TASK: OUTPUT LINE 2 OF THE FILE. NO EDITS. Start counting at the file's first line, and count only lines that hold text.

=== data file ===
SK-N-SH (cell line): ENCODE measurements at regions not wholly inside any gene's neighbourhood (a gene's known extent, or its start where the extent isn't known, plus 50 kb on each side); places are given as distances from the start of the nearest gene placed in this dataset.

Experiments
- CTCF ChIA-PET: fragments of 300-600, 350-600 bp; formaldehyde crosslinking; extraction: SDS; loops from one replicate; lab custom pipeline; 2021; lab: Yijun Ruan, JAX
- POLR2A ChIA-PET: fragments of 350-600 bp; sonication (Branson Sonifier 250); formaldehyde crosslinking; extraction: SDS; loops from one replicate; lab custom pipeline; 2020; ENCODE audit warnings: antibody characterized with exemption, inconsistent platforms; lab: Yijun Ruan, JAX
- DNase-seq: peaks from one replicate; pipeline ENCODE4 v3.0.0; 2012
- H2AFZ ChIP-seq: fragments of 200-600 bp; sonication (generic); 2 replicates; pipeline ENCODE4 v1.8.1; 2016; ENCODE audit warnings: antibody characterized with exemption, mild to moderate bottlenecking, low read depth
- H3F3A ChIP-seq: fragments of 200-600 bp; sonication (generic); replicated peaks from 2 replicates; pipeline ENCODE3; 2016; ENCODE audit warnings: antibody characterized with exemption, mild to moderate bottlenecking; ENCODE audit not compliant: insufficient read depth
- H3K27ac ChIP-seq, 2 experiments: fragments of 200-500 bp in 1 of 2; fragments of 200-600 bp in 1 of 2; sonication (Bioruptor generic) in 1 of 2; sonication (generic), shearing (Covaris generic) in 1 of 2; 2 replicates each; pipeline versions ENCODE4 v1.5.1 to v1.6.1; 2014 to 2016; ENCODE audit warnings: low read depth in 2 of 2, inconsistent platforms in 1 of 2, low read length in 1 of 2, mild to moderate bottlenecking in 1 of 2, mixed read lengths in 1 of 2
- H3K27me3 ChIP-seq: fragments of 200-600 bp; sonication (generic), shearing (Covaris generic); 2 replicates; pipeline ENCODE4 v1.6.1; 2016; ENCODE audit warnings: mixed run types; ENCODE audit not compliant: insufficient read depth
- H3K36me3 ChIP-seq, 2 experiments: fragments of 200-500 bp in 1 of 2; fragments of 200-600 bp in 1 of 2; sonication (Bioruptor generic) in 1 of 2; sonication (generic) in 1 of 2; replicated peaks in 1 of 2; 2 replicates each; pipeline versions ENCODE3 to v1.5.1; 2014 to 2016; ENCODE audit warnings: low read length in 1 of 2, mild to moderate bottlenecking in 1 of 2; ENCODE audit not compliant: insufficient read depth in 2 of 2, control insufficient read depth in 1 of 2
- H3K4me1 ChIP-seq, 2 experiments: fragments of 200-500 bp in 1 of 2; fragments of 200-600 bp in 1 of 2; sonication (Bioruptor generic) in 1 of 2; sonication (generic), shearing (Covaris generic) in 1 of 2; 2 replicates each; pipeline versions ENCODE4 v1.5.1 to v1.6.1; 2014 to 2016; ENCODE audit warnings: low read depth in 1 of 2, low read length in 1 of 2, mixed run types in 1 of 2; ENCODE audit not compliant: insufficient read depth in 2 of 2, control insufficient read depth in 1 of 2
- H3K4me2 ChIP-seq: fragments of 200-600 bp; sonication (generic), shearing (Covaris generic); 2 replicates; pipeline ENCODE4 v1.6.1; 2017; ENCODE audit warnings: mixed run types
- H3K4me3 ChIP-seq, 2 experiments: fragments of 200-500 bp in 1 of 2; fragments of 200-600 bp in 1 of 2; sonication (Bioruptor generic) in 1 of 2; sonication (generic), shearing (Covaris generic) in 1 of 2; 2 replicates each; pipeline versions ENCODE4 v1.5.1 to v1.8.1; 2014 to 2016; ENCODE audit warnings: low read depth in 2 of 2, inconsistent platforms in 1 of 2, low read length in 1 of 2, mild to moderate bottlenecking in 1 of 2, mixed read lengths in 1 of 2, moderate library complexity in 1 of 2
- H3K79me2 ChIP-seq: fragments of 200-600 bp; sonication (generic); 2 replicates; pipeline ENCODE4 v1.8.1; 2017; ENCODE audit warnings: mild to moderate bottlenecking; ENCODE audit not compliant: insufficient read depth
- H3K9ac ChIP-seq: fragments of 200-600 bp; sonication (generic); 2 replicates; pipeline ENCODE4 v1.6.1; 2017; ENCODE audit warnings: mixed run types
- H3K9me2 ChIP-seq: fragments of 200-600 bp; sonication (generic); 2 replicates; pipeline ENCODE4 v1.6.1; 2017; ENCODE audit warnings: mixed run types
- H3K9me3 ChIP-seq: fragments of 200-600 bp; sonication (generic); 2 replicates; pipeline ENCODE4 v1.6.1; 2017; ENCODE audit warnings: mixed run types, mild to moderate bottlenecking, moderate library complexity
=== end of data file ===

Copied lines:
Experiments